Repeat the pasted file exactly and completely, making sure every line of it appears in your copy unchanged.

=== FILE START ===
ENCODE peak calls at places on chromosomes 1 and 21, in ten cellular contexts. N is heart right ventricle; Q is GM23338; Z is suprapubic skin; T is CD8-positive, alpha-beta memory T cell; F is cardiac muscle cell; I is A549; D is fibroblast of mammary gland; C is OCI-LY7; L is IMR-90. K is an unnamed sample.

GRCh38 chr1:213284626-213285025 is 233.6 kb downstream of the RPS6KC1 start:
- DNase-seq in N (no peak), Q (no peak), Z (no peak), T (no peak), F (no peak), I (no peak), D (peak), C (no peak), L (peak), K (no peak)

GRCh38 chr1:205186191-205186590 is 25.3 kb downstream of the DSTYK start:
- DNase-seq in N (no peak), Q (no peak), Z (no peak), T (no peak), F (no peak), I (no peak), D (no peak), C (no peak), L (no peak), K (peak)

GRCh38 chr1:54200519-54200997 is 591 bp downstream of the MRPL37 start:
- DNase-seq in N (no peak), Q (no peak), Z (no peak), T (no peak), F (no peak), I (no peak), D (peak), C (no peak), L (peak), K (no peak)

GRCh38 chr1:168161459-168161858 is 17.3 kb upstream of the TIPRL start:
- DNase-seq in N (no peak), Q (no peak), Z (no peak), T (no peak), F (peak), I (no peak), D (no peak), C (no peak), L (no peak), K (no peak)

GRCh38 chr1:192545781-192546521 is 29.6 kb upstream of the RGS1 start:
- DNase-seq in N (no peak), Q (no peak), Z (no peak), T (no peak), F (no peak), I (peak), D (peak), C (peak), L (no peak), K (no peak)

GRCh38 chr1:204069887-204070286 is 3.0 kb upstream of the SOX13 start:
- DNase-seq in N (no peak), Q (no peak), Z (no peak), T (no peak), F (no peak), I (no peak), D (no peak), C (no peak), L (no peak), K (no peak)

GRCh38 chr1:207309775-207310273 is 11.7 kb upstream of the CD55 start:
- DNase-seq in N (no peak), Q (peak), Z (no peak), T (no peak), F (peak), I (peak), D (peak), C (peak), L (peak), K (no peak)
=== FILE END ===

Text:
ENCODE peak calls at places on chromosomes 1 and 21, in ten cellular contexts. N is heart right ventricle; Q is GM23338; Z is suprapubic skin; T is CD8-positive, alpha-beta memory T cell; F is cardiac muscle cell; I is A549; D is fibroblast of mammary gland; C is OCI-LY7; L is IMR-90. K is an unnamed sample.

GRCh38 chr1:213284626-213285025 is 233.6 kb downstream of the RPS6KC1 start:
- DNase-seq in N (no peak), Q (no peak), Z (no peak), T (no peak), F (no peak), I (no peak), D (peak), C (no peak), L (peak), K (no peak)

GRCh38 chr1:205186191-205186590 is 25.3 kb downstream of the DSTYK start:
- DNase-seq in N (no peak), Q (no peak), Z (no peak), T (no peak), F (no peak), I (no peak), D (no peak), C (no peak), L (no peak), K (peak)

GRCh38 chr1:54200519-54200997 is 591 bp downstream of the MRPL37 start:
- DNase-seq in N (no peak), Q (no peak), Z (no peak), T (no peak), F (no peak), I (no peak), D (peak), C (no peak), L (peak), K (no peak)

GRCh38 chr1:168161459-168161858 is 17.3 kb upstream of the TIPRL start:
- DNase-seq in N (no peak), Q (no peak), Z (no peak), T (no peak), F (peak), I (no peak), D (no peak), C (no peak), L (no peak), K (no peak)

GRCh38 chr1:192545781-192546521 is 29.6 kb upstream of the RGS1 start:
- DNase-seq in N (no peak), Q (no peak), Z (no peak), T (no peak), F (no peak), I (peak), D (peak), C (peak), L (no peak), K (no peak)

GRCh38 chr1:204069887-204070286 is 3.0 kb upstream of the SOX13 start:
- DNase-seq in N (no peak), Q (no peak), Z (no peak), T (no peak), F (no peak), I (no peak), D (no peak), C (no peak), L (no peak), K (no peak)

GRCh38 chr1:207309775-207310273 is 11.7 kb upstream of the CD55 start:
- DNase-seq in N (no peak), Q (peak), Z (no peak), T (no peak), F (peak), I (peak), D (peak), C (peak), L (peak), K (no peak)